Amid a rising circular debt, the Cabinet Committee on Energy (CCOE) has approved the disconnection of gas supply to industrial units for self-generation of electricity through captive power plants (CPPs) in a bid to divert gas to production of cheaper electricity.

The disconnection of gas supply to industrial units will result in diversion of 150 million cubic feet per day (mmcfd) of gas, which will help add 3,000 megawatts of cheaper electricity to the national grid and reduce circular debt.

The industrial units will be encouraged to take connections from power distribution companies. The country’s installed power generation capacity is 38,707MW whereas the anticipated capacity of power projects in the pipeline is 12,484MW. During financial year 2019-20, against power generation of 27,780MW, demand peaked at 26,252MW. With sufficient availability of power due to a substantial installed generation capacity, the Petroleum Division informed the CCOE that the continued supply of precious depleting resource Рnatural gas Рto captive power plants did not appear to be rational as it could not match the efficiency of gas/ re-gasified liquefied natural gas (LNG)-based power plants in the national grid.

During the meeting on Thursday, the Petroleum Division said that the country had surplus electricity whereas 400mmcfd of gas production had depleted, which accounted for 9.4%, over the last two financial years.

The cabinet body on energy was told that 976 captive power plants were receiving both electricity and gas.

According to a study conducted by the Petroleum Division, there were a total of 1,211 captive power plants on systems of both gas utilities – Sui Northern Gas Pipelines and Sui Southern Gas Company, which were receiving gas and electricity. There are only 235 captive power plants that do not have electricity connection. The consumption of all captive power plants stood at 415mmcfd of gas. The export-oriented industry has 610 captive power plants whereas non-export-oriented industry has 601 captive power plants.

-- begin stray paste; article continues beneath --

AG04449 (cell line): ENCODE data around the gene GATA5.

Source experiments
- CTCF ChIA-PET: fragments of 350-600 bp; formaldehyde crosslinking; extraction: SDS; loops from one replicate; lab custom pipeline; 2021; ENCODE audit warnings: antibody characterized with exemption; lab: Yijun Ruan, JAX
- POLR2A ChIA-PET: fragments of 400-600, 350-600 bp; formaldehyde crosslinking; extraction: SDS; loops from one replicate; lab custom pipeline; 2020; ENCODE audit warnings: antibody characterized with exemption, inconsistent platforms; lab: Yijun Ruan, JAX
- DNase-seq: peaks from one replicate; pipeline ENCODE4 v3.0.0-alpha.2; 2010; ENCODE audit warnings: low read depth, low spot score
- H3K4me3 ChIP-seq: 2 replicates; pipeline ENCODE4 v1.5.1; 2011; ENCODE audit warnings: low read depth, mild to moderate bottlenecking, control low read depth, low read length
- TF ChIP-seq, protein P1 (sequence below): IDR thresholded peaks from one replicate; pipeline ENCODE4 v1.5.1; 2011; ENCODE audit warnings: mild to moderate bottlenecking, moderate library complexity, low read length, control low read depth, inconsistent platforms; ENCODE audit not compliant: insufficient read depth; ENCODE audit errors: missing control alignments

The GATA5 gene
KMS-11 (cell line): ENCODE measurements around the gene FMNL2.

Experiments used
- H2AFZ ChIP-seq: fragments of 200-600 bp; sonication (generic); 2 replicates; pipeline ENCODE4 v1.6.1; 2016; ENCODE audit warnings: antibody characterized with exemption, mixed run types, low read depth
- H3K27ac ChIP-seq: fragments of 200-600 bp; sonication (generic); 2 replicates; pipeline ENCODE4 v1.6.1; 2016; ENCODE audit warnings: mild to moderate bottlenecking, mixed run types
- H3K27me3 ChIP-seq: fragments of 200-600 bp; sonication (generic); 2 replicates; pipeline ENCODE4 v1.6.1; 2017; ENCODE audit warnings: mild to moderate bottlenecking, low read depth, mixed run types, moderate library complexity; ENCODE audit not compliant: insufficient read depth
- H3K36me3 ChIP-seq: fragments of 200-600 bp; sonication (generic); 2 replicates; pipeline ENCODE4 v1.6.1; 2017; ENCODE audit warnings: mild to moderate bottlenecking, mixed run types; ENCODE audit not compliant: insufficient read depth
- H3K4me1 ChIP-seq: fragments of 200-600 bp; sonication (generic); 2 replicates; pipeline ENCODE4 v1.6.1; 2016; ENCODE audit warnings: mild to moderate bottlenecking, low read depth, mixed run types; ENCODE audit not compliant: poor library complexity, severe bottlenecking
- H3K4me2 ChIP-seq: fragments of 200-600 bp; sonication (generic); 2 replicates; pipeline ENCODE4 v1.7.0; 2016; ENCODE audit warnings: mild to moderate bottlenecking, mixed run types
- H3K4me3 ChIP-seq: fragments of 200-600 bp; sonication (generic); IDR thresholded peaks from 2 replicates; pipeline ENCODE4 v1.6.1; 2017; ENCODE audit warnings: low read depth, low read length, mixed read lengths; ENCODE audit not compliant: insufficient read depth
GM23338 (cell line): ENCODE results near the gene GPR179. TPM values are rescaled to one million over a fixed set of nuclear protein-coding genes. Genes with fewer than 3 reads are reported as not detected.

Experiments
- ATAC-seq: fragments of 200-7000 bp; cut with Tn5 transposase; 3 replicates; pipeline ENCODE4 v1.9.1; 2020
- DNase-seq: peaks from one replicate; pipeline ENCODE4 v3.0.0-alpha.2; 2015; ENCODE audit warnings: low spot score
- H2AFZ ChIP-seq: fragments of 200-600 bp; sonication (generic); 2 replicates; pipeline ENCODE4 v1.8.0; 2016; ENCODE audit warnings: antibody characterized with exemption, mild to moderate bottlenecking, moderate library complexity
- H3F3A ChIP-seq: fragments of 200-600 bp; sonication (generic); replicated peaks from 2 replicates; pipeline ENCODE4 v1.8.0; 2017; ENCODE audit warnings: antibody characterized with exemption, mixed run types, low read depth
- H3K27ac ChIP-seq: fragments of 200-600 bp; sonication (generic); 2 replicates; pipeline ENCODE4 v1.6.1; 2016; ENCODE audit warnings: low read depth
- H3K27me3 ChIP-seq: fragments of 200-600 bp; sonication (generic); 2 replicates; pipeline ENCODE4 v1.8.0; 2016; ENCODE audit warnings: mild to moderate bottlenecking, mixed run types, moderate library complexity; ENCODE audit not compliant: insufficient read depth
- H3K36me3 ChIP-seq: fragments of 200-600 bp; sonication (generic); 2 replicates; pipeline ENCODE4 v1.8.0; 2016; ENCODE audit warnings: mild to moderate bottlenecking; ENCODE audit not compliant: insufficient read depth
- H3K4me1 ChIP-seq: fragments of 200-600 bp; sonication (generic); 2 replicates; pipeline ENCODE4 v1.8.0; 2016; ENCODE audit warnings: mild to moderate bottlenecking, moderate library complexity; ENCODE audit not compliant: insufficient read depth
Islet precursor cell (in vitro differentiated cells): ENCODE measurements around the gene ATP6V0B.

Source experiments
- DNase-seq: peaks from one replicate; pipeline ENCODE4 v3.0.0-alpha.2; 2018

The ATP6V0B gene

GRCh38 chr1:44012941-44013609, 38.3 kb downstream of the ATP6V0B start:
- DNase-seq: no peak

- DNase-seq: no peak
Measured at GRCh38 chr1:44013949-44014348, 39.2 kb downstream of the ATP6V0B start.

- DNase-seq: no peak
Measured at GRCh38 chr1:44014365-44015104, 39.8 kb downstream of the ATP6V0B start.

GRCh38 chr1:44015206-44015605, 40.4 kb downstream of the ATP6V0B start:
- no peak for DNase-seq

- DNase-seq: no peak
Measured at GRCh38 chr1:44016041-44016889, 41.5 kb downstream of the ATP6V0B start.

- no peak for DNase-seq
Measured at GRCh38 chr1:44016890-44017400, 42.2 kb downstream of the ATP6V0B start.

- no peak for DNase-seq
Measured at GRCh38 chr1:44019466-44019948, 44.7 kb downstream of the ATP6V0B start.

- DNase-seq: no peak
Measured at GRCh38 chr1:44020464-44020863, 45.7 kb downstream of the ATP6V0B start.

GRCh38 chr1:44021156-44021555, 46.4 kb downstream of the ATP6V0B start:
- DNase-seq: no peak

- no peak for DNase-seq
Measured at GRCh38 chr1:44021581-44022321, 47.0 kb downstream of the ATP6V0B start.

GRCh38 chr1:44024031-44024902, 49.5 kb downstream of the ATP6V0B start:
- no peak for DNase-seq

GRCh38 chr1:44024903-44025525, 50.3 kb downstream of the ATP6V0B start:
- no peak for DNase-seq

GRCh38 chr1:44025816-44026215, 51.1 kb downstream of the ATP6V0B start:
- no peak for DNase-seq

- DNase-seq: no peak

These power plants were the most inefficient. It is also alarming that three LNG-based power plants with higher efficiency remained shut most of the time whereas inefficient captive power plants were getting imported gas at half the rate with subsidy of Rs3 per unit on supply of electricity from the national grid. The cabinet committee, chaired by Minister for Planning Asad Umar, discussed a proposal of the Petroleum Division for a moratorium/ discontinuation of natural gas supply for captive power generation.

The proposal only applies to industries which are connected to the power grid and therefore have an alternative electricity source. The Petroleum Division briefed the committee that gas would continue to be supplied to all those industries where gas was being utilised as an integral part of the process, or where primary utilisation was not for power generation.

The new measure will be implemented in a way that no disruption is faced by any industry. Industries not currently connected to the power grid will be encouraged to shift from natural gas-based captive power generation to the grid. The measures will, in the short term, make around 150mmcfd of natural gas available for use in the power sector, which will replace expensive power generation with back-up fuels.

In the long term, around 3,000MW of load is expected to move to the power grid, which will help reduce average cost of power as well as help in reducing the circular debt build-up. The Petroleum Division emphasised that the measures would increase the overall utilisation efficiency of the scarce natural resource as large power plants were at least 30% more efficient than the captive power generation units.

The committee, while approving the proposal, directed the Petroleum Division to institute a transparent and verifiable process for implementation of the new measures and arrange third-party verification as well.

It gave directive that sufficient time be given to the industry to apply for new connections from the electricity utilities. Distribution companies will expeditiously process new connections and load enhancement applications for industries and ensure quality supply to the industries.

The committee approved the applicability of the policy from February 1 to the general industry and from March 1 to the export-oriented industry.

Published in The Express Tribune, January 22nd, 2021.

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